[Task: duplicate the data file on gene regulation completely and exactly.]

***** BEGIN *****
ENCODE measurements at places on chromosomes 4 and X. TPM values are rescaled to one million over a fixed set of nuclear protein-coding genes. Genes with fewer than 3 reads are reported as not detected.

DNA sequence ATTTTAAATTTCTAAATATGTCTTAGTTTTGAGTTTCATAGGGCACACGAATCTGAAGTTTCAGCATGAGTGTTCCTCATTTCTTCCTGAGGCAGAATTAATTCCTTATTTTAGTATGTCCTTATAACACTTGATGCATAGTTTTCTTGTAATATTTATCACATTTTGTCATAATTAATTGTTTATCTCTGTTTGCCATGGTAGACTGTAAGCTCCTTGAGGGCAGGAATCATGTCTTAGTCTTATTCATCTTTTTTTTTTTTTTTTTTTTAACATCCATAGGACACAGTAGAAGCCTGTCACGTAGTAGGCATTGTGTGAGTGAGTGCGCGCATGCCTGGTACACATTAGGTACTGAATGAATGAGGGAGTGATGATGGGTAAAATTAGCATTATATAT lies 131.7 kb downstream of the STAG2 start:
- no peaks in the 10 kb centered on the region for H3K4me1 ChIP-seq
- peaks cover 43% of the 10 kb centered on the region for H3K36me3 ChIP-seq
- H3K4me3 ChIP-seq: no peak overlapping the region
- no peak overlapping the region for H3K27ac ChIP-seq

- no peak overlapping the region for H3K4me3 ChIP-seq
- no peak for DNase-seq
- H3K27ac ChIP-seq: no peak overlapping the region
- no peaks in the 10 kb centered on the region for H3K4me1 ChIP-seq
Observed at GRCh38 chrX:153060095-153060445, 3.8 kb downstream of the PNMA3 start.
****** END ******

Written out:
ENCODE measurements at places on chromosomes 4 and X. TPM values are rescaled to one million over a fixed set of nuclear protein-coding genes. Genes with fewer than 3 reads are reported as not detected.

DNA sequence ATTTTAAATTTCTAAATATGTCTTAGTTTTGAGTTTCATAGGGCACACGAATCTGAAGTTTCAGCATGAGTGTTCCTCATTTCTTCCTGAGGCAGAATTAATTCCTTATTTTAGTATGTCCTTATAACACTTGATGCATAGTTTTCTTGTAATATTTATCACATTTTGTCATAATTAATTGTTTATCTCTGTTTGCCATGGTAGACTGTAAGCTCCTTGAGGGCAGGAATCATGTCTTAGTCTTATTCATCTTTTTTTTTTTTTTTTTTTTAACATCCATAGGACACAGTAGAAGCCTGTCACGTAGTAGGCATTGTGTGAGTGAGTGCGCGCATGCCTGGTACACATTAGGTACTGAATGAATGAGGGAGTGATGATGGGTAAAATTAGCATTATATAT lies 131.7 kb downstream of the STAG2 start:
- no peaks in the 10 kb centered on the region for H3K4me1 ChIP-seq
- peaks cover 43% of the 10 kb centered on the region for H3K36me3 ChIP-seq
- H3K4me3 ChIP-seq: no peak overlapping the region
- no peak overlapping the region for H3K27ac ChIP-seq

- no peak overlapping the region for H3K4me3 ChIP-seq
- no peak for DNase-seq
- H3K27ac ChIP-seq: no peak overlapping the region
- no peaks in the 10 kb centered on the region for H3K4me1 ChIP-seq
Observed at GRCh38 chrX:153060095-153060445, 3.8 kb downstream of the PNMA3 start.